Welcome to Part 3 on how to end a contract early. This article discusses how a breach of a contractual term can end the agreement and how contract frustration can end the agreement. This article includes practical examples of situations where a contract might come to an end earlier than planned. This will help you understand your legal position if you find yourself in a contractual dispute.
Can you discharge (end) a contract before a breach actually occurs?
Discharging a contract because of a breach can occur following (i) an actual breach or (ii) an anticipated breach. If a contract is discharged because of an actual breach, or a breach that may occur in the future, this means that either party has expressly or impliedly communicated its intention not to perform their obligations under the contract.
What is an actual breach?
An actual breach occurs when one of the parties does not meet their obligations in the specified timeframe under the contract, or breaches an essential term of the contract.
The contract will usually specify which terms are essential and which are not, and whether a breach of an essential term will entitle the non-breaching party to terminate and claim damages.
It will not always be easy to determine which are essential terms and which are not. We recommend that you obtain legal assistance if you consider that the other side, or your own business, may have breached a term in the contract.
What is an anticipatory breach?
An anticipatory breach occurs when one party indicates through their conduct that they will not be able and/or willing to perform their current and/or future obligations under the contract.
When this occurs, the innocent party may be entitled to seek damages and terminate the contract, even if the timeline for performance of the contract has not yet lapsed.
Discharge by frustration
Frustration is a relatively complex area of law. In simple terms, it refers to the situation where the obligations in a contract cannot be performed, because of unanticipated circumstances. Frustration can release the contracting parties from their contractual obligations owed to one another.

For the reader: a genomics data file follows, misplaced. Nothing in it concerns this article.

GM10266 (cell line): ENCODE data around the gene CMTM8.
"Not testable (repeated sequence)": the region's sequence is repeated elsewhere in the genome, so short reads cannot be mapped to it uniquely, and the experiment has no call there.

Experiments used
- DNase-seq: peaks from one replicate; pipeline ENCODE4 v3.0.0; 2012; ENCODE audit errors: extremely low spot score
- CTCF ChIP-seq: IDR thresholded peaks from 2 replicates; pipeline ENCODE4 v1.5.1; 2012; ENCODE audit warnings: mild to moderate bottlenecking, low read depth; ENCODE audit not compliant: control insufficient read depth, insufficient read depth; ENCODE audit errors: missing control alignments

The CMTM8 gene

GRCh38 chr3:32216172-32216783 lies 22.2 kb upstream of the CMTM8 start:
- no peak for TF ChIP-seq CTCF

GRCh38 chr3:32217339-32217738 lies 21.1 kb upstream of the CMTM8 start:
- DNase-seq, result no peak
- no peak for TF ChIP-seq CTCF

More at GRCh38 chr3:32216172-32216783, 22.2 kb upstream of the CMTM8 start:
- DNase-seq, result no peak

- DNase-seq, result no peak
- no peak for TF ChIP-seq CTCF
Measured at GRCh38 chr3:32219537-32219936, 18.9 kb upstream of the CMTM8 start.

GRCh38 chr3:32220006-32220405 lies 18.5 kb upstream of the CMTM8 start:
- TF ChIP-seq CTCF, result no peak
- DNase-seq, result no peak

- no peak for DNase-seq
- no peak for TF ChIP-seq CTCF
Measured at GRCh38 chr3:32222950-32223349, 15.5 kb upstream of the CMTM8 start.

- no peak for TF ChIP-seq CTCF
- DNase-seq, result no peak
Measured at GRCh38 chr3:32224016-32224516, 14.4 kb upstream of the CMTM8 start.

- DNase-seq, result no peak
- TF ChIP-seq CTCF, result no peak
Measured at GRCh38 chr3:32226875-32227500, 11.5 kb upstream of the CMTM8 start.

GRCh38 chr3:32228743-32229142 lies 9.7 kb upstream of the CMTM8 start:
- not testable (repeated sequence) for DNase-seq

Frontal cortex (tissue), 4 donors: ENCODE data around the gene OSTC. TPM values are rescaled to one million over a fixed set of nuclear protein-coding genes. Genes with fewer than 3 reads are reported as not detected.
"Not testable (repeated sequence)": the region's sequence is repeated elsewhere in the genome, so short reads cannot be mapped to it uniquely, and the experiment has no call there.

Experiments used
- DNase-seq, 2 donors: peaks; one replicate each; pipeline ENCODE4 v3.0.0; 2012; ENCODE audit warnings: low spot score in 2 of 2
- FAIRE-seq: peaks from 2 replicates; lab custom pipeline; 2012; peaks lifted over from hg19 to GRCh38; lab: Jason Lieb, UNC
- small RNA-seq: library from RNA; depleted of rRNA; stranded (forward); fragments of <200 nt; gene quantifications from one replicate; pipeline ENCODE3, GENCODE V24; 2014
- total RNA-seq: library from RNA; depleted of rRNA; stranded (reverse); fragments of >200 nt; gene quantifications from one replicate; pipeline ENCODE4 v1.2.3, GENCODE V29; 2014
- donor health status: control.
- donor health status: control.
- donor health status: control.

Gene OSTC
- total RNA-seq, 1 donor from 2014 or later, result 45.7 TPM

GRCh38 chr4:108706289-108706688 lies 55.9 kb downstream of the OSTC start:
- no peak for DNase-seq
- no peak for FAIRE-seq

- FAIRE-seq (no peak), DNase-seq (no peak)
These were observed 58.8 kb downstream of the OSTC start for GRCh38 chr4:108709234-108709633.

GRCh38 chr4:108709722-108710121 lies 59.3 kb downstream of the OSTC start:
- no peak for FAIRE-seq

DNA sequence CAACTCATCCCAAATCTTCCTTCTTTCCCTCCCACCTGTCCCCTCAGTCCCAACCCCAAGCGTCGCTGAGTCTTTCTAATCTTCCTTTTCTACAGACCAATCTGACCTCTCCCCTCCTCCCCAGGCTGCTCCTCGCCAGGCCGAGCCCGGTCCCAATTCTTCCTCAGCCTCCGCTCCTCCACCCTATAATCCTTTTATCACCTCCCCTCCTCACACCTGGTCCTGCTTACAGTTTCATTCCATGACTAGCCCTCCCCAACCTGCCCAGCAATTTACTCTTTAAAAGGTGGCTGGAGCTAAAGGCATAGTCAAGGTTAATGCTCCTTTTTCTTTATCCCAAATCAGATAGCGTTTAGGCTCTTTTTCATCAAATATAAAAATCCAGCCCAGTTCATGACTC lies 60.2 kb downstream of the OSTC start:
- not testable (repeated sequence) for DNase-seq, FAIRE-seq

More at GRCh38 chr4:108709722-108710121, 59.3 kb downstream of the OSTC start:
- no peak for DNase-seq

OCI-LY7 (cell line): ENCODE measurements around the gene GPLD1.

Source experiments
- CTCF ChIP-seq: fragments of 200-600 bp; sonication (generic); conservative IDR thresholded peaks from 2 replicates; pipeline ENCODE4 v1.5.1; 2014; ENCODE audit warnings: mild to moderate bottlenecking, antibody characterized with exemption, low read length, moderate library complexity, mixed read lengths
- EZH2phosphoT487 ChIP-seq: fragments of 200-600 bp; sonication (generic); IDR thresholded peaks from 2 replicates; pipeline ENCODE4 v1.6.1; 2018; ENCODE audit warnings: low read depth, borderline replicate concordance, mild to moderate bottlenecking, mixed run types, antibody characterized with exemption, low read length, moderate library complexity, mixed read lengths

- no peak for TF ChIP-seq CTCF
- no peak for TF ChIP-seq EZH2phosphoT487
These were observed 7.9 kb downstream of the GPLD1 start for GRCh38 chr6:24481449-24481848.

In Davis Contractors Ltd v Fareham Urban District Council  AC 696, Lord Radcliffe, in defining frustration in the law of contracts, explained that:
“…frustration occurs whenever the law recognises that without default of either party a contractual obligation has become incapable of being performed because the circumstances in which performance is called for would render it a thing radically different from that which was undertaken by the contract…it was not this that I promised to do.”
When has frustration occurred?
There are several key conditions required to prove frustration. These include the following:
- Neither party can be the cause of the contract becoming frustrated;
- The frustrating event cannot have been foreseeable by either party, i.e. they could not have seen it coming; and
- The party seeking to rely on the doctrine cannot be the cause of the event that frustrates the contract. The party that causes the frustration of the contract is not then entitled to misuse the doctrine to their own benefit.
According to the common law, any contract that becomes frustrated ceases to operate, but any liabilities that existed before the contract became frustrated might still apply and be enforceable. The termination of the contract will only apply to the extent of any future obligations. LegalVision has a team of great contracts lawyers. Please call our office on 1300 544 755. We will happily provide you with a fixed-fee quote and an obligation-free consultation.
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